Sadly, this scene in the Potter film is not an isolated example of the trend to de-mythologize well-beloved fantasies for children and young adults as they are adapted for film, nor can it be dismissed simply as an example of the price we must pay to recast these beloved stories in a new cinematic mold. Two subsequent offerings, Susan Cooper’s The Dark is Rising, released in October 2007 as The Seeker, and Phillip Pullman’s The Golden Compass (December 2007), prove equally problematic, although for different reasons.
A great number of things have been said about the ways in which The Seeker, under the direction of David L. Cunningham, falls flat. Actually, the beginning of an online comment on Internet Movie Database may be only somewhat hyperbolic: “Worst film adaptation ever.” Part of the problem with the film is readily identifiable in most any review one chooses to read as all around bad movie-making. Although it has some visually striking moments (the Great Hall is impressive, for example, if a bit over the top), the cinematography and set design are certainly not on a par with the carefully crafted look, feel, and sound of Narnia. Rather than the contrasting drab grays, muted blues, and black of the Narnian winter against the full-blown color of spring as the children near Aslan’s camp, David Lee’s dreary visual palate varies hardly at all and does nothing to advance the story. Similarly, the repetitious and forgettable Christophe Beck score pales in comparison with the rich textures that characterize Harry Gregson-Williams’ musical representations of Narnia. Joe Ransom’s camera-work, while perhaps intended as innovative with its tilted angles and distorted lens effects, does not serve any clear narrative purpose. The viewer never gets any real sense of the conflict that Will should face when confronted with the news that he is not an ordinary boy but the last of the Old Ones. The very tools Adamson uses so well become distractions in Cunningham’s adaptation of Cooper’s novel.
The script by John Hodge deviates significantly from Cooper’s novel, sacrificing any sense of wonder, atmosphere, or character development as the film rushes to get to the action sequences. An American Will, wearing a UC Santa Cruz jacket as he enters the most hallowed hall of the Old Ones, has no sense of the mythology of the Arthurian quest narrative underlying Cooper’s tale. This older Will feels misunderstood, but his new “powers” somewhat compensate for the teenaged angst he feels. He even gets to fly at the end as he declares “It’s me! I’m the sixth sign!”. Everything is accomplished through his new power, not through the deeper magic that comes from his being an Old One. There is no sense that there is any greater power than that which exists within Will himself. He is rather like Lewis’s blind man who mistakes the effects of light for light itself and plunges to his death (“The Man Born Blind”). The audience is left with no sense that Will has been significantly changed by his adventure, for he has not encountered the numinous. Even the “tingling” music that Will hears in the book, which signals the numinous in much the same way as the music of the spheres accompanies the descent of the Planets in That Hideous Strength, is missing. Instead, in a change that one can only suppose comes in deference to a putative visual audience who frankly deserves better, the signs are marked by a swirling psychedelic pattern. This pattern is a more important visual motif in the film than the circle in the cross that marks the deeper magic underlying the symbols Will must collect to accomplish his quest. The frenzied pace of what Dennis Harvey of Variety calls “escalating, overblown, nearly nonstop action and fantasy” leaves no room for the mythic atmosphere Cooper creates so convincingly in her books and which Adamson proved could be recreated so much more effectively in the Narnia film.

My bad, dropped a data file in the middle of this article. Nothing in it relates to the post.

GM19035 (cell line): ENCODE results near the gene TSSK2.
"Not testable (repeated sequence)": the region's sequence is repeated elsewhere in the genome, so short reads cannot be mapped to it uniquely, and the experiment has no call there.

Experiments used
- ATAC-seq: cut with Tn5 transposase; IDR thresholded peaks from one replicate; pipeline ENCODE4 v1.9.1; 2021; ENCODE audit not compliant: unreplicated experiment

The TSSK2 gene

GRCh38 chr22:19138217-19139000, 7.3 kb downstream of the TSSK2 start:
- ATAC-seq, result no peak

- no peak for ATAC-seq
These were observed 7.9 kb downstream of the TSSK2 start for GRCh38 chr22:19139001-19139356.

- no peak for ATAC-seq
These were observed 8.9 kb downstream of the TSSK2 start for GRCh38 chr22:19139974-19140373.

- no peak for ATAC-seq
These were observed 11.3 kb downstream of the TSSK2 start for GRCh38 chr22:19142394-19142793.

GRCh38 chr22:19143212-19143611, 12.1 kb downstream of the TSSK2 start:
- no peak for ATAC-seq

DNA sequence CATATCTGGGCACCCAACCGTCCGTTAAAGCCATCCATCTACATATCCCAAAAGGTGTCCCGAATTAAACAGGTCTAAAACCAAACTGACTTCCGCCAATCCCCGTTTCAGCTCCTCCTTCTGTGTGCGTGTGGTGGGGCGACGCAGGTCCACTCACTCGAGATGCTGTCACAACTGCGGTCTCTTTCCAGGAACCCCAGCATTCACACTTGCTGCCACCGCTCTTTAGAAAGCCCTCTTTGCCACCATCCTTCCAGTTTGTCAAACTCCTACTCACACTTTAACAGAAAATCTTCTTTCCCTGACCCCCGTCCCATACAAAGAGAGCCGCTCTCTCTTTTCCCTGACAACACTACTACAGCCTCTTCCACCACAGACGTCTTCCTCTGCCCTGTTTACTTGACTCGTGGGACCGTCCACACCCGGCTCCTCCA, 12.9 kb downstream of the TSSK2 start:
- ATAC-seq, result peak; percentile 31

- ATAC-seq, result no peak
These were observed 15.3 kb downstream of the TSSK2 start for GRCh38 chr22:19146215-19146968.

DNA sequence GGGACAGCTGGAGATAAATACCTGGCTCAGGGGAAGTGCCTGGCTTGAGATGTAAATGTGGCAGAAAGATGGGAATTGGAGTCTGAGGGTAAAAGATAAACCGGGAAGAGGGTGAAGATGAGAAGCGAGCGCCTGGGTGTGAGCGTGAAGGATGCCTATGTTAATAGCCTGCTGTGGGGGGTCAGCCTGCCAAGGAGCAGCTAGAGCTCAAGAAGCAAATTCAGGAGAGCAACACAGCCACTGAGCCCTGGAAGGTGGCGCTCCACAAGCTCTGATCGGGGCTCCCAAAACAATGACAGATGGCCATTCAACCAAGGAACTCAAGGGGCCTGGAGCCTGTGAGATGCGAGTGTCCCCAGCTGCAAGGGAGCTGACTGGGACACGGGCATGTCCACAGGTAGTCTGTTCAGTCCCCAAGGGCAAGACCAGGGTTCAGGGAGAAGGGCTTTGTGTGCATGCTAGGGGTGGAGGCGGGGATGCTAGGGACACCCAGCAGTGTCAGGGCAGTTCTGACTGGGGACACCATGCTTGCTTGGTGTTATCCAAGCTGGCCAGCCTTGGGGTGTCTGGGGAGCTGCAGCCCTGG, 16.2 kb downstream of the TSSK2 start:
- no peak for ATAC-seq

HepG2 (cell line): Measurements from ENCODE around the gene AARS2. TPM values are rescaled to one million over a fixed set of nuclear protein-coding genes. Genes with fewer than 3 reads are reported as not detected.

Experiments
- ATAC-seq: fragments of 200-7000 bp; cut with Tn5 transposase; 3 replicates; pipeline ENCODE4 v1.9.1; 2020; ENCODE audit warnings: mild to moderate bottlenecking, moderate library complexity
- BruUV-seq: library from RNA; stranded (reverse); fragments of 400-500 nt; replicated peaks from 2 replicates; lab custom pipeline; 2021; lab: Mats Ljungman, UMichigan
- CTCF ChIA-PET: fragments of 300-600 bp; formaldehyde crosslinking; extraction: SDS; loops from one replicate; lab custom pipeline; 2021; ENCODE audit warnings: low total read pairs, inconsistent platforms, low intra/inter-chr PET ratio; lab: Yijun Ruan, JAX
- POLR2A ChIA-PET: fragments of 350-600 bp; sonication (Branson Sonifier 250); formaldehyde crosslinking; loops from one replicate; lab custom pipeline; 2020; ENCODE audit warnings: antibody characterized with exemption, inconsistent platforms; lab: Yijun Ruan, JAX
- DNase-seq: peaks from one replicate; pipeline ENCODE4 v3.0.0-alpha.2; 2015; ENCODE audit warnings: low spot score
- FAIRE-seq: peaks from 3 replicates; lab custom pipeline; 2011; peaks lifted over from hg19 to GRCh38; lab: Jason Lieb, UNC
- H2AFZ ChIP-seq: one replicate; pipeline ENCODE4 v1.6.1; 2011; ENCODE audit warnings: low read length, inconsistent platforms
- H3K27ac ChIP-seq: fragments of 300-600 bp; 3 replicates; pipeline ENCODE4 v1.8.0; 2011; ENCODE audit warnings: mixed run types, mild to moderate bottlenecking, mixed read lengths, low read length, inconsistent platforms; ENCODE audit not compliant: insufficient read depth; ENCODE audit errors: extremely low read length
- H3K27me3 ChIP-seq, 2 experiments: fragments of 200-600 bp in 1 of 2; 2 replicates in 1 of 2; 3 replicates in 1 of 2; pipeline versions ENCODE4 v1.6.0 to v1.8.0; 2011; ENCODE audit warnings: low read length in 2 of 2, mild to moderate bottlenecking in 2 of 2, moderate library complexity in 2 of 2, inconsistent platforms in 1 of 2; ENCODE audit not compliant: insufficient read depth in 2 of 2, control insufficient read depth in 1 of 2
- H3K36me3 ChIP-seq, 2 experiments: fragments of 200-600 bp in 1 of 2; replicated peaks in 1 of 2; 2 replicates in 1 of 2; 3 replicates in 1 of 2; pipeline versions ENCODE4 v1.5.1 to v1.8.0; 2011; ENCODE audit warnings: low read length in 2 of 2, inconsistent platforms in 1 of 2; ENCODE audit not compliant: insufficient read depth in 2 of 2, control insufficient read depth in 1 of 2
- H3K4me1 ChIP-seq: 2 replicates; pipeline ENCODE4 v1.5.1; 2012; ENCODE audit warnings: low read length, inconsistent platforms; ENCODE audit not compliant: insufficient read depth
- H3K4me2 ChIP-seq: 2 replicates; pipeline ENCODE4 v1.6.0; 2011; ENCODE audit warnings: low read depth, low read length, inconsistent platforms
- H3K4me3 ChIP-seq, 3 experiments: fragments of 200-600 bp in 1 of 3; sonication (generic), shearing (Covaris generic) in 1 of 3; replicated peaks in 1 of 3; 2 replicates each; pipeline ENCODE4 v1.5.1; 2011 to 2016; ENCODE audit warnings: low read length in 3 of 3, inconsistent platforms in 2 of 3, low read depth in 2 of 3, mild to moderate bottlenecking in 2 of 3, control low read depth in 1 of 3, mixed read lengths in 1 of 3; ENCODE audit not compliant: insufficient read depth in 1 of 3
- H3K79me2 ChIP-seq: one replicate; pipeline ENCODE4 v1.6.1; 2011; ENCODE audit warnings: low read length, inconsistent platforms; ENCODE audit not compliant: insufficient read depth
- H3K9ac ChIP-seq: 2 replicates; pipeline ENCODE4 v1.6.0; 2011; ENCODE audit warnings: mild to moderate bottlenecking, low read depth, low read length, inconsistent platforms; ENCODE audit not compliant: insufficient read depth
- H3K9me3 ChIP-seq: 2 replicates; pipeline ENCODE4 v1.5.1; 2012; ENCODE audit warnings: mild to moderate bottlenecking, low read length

The final film in this flurry of fantasy adaptations, is extremely well-made, in contrast to The Seeker film, but is also extremely problematic. The problem with The Golden Compass, however, lies not in the film adaptation, but within the original text itself. The problems are merely exacerbated as the story is brought to the screen. Although Chris Weitz creates a visually stunning version of Lyra’s Oxford that is every bit as compelling for the viewer as Pullman’s descriptions were for the reader, Weitz has also, probably unknowingly, accurately translated the mythological vacuum that is Lyra’s world.
To anyone who has read Pullman’s works or the myriad of criticism surrounding it, this should come as no surprise. Pullman has been consistently explicit about his deliberate attempt to create a world devoid of myth or superstition. Although there are elements of superstition inherent in the cultures of people like the Gyptians, the armored bears, and even the people of Oxford themselves, ultimately Lyra exists in a world that has nothing to believe in. In one of the interviews included in the bonus materials for the DVD, Pullman confesses that he has never been a fan of fantasy; he never read it, thus it is no surprise that he is unable to effectively incorporate it into his work. In fact, Lyra’s world has far more a science fiction than a fantasy feel to it as is reflected in the set design, which won a much deserved Oscar. Fantastic though it seems to the audience, Lyra’s Oxford, while imaginatively conceived and effectively portrayed both in the text and on the screen, is Lyra’s actual world. Lyra shows no sense of wonder in it. Although there are wondrous things she longs to see, such as armored bears, she finds no sense of joy in anything outside of herself.